Thursday, October 23, 2008 Updated: October 24, 9:29 PM ET
What if Little had gone to his bullpen earlier?
By Rob Neyer ESPN.com
GAME 7, 2003 ALCS
By the time Grady Little removed Pedro Martinez in the eighth, he had thrown 123 pitches and the Yankees had tied the score.
What happened: After seven innings, Pedro Martinez and the Red Sox owned a 5-2 lead over the Yankees. Martinez had pitched well, but he'd also thrown 21 pitches in a shaky seventh inning, and 100 pitches in the game. All season long, manager Grady Little had usually pulled Martinez when he was around 100 pitches; when Pedro had been allowed to throw many more than 100 pitches, he hadn't fared well. But in the top of the eighth, David Ortiz homered to give the Red Sox a three-run lead.
Blessed with that big lead, Little sent Martinez to the mound for one more inning. After a seven-pitch out, Martinez, on his 110th pitch, gave up a double to Derek Jeter. On Martinez's 115th pitch, Bernie Williams plated Jeter with a single to center field. Little visited the mound and stuck with his starter. On Martinez's 118th pitch, Hideki Matsui bounced one over the right-field fence for an automatic double. Still Little didn't make a move. And on Pedro Martinez's 123rd pitch, Jorge Posada dropped a pop fly into no-man's-land in center field, both runners scoring to tie the game.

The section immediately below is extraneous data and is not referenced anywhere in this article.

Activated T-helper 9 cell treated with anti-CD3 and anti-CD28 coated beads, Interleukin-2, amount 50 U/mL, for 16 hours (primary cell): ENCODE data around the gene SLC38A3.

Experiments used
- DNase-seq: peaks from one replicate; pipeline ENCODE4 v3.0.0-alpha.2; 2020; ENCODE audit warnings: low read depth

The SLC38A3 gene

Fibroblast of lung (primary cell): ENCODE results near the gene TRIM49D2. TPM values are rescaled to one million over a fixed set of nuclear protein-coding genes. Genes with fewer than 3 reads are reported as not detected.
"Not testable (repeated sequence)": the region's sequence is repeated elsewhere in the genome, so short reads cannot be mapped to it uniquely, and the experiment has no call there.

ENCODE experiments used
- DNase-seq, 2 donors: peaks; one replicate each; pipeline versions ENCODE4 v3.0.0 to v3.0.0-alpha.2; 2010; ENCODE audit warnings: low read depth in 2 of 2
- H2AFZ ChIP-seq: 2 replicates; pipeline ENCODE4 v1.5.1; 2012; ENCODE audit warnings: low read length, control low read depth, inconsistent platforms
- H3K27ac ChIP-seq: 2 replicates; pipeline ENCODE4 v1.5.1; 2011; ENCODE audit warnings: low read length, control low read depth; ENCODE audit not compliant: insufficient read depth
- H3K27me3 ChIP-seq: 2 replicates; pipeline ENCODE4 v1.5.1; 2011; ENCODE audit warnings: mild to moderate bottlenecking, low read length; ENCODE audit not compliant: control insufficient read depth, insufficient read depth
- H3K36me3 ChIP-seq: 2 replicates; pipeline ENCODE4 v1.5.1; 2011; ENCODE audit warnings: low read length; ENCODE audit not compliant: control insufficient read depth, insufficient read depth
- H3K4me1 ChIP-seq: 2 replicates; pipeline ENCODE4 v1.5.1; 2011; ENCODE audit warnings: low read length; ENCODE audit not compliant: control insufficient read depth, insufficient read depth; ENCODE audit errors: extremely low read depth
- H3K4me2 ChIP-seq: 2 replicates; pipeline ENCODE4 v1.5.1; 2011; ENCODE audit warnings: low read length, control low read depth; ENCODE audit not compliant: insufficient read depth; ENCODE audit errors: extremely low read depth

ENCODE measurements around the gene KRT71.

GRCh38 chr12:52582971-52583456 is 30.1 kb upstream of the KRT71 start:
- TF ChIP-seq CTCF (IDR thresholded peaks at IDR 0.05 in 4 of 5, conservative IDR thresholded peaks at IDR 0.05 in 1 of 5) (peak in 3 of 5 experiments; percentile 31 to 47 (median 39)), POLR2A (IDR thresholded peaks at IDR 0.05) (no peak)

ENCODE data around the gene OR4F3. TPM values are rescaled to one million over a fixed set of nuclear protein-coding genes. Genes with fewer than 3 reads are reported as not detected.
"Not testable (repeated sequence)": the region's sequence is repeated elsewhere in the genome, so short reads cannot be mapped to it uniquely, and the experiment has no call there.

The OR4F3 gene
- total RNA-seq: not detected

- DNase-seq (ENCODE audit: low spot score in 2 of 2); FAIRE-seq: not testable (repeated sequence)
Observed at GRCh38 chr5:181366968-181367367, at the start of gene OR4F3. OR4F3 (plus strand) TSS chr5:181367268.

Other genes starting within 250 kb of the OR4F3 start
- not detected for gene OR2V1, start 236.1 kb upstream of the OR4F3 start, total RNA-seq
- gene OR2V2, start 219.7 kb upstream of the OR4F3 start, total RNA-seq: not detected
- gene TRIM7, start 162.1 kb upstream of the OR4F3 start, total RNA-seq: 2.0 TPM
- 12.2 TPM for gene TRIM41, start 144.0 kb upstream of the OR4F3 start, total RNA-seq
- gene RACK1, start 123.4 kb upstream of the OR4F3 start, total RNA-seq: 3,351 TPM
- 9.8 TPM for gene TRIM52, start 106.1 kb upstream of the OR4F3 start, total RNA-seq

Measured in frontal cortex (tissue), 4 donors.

But what if Little had turned to his bullpen earlier?
The Red Sox almost certainly would have won. The top three Red Sox relievers -- Mike Timlin, Scott Williamson and Alan Embree -- had pitched well during the season, and brilliantly during the postseason. Later, Little supposedly told people in the organization he hadn't trusted his relievers "to keep their nerves under control in such a pressurized spot." But they'd already pitched well in pressurized spots, and Embree and Timlin pitched well again after finally getting into Game 7. There's simply no reason to think that trio wouldn't have protected a three-run lead for two innings.
And if it had? The Red Sox would have advanced to the World Series. And win or lose -- the Yankees lost to the Marlins in six games -- it's virtually certain that Grady Little would not have been fired and so Terry Francona would not have been hired.
Would the Red Sox have won the World Series in 2004 with Little rather than Francona? Would they have won another in 2007? This falls under the heading, "Unknowable." But in Francona's five years, the Red Sox have averaged 94 wins per season and won two World Series. It's hard to imagine them doing better than that, under another manager. Perhaps Grady Little's terribly unfortunate decision in 2003 was the best thing that ever happened to the Red Sox.